If you're looking for more Bee-themed fun check out our
Bee & Pollination Craft-tivity

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In addition to the above activities the boys also got to drink juice through their proboscises (straws) and taste test some local wildflower and clover honeys.

Book Recommendations:
As usual books provided the real meat of our unit study.
Here were our favorites.



The Bee Tree
by Patricia Polacco
The Bee Tree tells the lively story of a little girl and her grandfather who go on a hunt for a Bee Tree. Friends join the pair as they scramble to follow bees back to their hive. There’s not much information on bees in this book, but it’s a lovely & fun story that really encourages literacy in its final pages. I think anyone who loves reading will really appreciate this book.

Bee & Me
by Elle McGuinness
This quick read combines factual information about bees with the sweet story of a bee who gets lost and finds himself stuck inside of a little boy’s room. The book encourages kids not to be afraid of bees, but to appreciate them for their contributions. It’s perfect for even the youngest readers.



Honey in a Hive (Let's-Read-and-Find-Out Science 2)
by Anne Rockwell
 Honey in a Hive is a great non-fiction bee book for 3-8 year olds. It's 40 pages pack a good bit of knowledge into short descriptions and informative illustrations.

The Honey Makers
by Gail Gibbons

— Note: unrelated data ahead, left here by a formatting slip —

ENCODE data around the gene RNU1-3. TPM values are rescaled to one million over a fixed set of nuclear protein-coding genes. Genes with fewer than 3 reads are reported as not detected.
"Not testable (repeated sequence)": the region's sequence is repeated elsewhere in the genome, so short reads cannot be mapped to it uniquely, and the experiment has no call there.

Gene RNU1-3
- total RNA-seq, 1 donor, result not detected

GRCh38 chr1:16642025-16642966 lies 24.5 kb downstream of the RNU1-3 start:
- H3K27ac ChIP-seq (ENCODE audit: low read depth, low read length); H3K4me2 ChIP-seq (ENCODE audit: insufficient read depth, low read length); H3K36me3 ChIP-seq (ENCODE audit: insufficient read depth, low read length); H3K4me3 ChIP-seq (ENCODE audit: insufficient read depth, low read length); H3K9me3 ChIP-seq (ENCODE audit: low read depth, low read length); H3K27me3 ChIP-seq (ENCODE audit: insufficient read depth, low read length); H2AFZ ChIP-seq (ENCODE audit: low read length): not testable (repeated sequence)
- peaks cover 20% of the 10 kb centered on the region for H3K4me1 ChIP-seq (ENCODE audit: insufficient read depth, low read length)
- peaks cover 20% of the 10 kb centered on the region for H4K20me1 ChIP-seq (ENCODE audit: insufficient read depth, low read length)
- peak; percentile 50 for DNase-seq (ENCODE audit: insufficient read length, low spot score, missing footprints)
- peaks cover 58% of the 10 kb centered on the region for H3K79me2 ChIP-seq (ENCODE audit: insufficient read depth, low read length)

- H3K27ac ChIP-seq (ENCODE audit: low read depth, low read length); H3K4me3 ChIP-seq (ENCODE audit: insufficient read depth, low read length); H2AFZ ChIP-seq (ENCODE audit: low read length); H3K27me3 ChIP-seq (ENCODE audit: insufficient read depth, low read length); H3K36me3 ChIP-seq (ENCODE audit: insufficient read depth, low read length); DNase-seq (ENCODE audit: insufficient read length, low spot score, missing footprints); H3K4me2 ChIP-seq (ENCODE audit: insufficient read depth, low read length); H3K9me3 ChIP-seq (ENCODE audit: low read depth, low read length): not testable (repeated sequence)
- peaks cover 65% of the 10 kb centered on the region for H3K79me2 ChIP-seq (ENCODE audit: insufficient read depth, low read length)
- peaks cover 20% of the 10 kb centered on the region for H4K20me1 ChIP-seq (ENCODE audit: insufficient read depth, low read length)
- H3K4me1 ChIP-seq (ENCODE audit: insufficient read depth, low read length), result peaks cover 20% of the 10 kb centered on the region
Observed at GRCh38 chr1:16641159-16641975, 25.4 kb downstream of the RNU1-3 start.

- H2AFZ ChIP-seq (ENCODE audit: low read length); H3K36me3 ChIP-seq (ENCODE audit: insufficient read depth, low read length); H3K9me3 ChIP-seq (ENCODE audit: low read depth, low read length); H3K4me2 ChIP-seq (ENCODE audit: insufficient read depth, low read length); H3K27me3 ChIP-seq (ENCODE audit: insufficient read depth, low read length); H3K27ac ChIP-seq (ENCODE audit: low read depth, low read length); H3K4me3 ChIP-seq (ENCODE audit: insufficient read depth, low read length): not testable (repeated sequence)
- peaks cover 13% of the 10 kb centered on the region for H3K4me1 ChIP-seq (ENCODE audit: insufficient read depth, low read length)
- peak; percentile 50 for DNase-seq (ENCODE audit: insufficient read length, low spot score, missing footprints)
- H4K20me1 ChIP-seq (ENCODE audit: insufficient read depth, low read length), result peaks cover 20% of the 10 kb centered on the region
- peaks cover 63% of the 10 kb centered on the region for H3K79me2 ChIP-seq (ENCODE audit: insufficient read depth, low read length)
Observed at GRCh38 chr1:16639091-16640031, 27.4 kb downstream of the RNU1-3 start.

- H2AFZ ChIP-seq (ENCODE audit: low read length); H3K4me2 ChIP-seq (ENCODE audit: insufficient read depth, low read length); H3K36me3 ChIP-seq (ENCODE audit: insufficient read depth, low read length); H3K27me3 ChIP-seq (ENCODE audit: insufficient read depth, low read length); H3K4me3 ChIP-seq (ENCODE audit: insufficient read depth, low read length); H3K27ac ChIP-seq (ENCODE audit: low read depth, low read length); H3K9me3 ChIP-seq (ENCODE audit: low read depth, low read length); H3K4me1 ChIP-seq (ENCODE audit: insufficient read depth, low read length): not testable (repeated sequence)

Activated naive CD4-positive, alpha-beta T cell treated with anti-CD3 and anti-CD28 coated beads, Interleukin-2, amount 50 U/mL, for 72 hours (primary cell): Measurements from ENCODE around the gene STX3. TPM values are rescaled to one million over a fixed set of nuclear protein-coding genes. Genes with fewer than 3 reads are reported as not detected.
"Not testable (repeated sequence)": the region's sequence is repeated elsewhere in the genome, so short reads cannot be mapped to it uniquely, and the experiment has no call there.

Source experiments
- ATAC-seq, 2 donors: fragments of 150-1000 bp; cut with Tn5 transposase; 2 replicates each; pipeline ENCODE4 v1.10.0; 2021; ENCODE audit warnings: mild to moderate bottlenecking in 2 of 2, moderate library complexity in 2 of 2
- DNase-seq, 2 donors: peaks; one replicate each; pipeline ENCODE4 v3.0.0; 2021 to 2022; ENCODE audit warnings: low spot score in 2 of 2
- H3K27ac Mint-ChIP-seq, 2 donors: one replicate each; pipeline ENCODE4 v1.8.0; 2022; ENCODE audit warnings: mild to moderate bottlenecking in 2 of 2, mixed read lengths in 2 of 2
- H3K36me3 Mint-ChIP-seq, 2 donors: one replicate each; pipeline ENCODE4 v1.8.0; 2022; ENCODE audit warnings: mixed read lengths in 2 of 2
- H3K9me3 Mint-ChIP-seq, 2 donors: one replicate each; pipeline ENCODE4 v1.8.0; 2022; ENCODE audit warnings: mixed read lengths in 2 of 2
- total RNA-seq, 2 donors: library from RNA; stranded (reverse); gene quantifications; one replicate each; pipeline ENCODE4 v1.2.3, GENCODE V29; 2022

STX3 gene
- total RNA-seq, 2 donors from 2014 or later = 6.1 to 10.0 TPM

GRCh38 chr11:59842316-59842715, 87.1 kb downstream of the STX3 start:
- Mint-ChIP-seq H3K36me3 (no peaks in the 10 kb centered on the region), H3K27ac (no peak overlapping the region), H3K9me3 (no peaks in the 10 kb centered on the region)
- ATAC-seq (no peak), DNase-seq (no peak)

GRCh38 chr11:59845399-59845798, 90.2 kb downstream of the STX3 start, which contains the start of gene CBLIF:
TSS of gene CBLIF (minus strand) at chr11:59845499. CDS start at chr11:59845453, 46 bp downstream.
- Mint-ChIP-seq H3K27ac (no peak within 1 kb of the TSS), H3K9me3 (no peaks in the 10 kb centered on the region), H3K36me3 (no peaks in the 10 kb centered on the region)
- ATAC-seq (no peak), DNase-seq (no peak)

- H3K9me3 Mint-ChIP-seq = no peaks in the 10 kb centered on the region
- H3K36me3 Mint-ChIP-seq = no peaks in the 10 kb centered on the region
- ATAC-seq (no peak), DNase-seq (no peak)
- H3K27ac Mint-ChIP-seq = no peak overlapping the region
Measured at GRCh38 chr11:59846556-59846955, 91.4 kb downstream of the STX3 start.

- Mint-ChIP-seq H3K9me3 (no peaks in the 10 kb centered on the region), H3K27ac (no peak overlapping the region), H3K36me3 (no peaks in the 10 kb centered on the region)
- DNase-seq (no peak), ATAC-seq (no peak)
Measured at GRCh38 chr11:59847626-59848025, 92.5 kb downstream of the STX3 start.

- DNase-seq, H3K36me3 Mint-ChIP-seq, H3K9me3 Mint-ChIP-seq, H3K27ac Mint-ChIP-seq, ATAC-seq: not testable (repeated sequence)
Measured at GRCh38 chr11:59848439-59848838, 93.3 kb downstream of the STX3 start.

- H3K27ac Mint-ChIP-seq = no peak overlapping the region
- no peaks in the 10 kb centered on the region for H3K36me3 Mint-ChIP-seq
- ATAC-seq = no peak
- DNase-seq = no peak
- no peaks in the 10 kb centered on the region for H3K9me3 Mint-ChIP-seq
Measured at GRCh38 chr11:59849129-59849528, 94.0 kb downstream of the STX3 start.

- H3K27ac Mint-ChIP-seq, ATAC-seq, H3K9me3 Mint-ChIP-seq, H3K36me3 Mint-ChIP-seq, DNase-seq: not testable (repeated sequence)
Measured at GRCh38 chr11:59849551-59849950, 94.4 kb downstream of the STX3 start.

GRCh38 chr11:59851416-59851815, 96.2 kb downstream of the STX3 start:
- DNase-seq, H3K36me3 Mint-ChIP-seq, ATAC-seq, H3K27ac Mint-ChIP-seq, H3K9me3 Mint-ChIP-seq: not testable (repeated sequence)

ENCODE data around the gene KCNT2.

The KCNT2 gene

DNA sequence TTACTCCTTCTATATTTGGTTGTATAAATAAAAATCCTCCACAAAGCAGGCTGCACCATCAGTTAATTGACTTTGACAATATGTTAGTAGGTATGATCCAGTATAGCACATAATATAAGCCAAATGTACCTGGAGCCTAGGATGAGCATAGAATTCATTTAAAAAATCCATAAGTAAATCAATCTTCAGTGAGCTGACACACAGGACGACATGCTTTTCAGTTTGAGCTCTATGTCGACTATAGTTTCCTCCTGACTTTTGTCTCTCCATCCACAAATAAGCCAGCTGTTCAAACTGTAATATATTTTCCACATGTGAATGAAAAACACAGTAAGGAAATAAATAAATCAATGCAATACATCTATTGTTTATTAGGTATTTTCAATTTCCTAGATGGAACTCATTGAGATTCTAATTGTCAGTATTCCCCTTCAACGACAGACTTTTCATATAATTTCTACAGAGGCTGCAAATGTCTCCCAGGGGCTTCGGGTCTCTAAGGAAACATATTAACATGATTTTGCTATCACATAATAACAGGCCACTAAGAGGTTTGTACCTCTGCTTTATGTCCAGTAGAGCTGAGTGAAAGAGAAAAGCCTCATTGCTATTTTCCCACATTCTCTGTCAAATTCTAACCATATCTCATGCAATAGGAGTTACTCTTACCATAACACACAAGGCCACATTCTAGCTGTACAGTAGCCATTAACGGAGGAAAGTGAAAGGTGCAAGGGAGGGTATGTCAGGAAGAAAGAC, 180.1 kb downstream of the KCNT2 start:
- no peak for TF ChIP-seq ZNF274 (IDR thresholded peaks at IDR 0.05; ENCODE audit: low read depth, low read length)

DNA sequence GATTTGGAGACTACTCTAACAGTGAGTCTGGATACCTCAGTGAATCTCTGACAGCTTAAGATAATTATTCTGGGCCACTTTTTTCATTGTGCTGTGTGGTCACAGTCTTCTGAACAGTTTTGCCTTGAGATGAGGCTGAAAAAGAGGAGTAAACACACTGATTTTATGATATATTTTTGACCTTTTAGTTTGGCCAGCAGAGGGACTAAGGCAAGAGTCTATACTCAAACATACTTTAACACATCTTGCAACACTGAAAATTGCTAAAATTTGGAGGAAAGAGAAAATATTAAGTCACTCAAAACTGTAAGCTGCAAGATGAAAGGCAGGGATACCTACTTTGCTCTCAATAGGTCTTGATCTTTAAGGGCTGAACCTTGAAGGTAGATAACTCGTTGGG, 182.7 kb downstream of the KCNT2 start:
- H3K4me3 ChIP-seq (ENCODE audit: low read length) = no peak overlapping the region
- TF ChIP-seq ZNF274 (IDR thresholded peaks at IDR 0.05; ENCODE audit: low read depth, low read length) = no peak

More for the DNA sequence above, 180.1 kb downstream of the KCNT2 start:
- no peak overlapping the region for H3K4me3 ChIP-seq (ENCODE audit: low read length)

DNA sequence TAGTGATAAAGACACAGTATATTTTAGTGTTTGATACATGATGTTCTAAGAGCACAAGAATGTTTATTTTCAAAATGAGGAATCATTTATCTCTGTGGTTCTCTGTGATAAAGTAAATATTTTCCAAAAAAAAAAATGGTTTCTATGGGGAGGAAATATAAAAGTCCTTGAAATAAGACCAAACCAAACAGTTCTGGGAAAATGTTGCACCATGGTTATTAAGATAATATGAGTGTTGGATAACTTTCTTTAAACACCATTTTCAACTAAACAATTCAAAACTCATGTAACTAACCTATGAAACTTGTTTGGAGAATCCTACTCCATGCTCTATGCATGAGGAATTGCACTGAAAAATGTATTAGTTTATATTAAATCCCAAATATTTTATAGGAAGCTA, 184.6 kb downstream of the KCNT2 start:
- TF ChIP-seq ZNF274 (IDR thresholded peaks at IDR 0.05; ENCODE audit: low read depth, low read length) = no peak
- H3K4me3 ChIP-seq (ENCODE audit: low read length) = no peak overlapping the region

I love, love, love The Honey Makers by Gail Gibbons. There's a wealth of information in this picture book covering everything from bee anatomy, the bee life cycle, a detailed description of the various duties of worker bees, and of course how honey is made. This book is pretty detailed and can be a bit wordy, so I'd recommend it for the 5+ age group. Even I leaned some things from it!

by Joanna Cole
Who can resist Ms. Frizzle? I know my boys can't! This book follows the adventures of an elementary school class and their ecentric teacher as their bus is magically transformed into a beehive (and the children into bees). Each page is practically overflowing with information as you can see labeled diagrams and notes the children take in their notebooks, as well as speech bubbles that often provide humor and give you insight into each characters personality. There's a lot here for everyone and I'd recommend this book for ages 4+. And if your voice is getting tired by this point there's also the The Magic School Bus TV Series. The Inside a Beehive episode is on disc 4, episode 6. It's very similar content to the book. (I opted to read the other books this week and let the boys watch this one on DVD.)

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  1. Very clever adaptations! Pinning to Practical Mondays Board:)

  2. I'm looking for things to do with my 3-year old now that I am home with him full-time. This will keep him busy for awhile. Thanks for sharing this with us at Literacy Musing Mondays.


Thanks for your comments!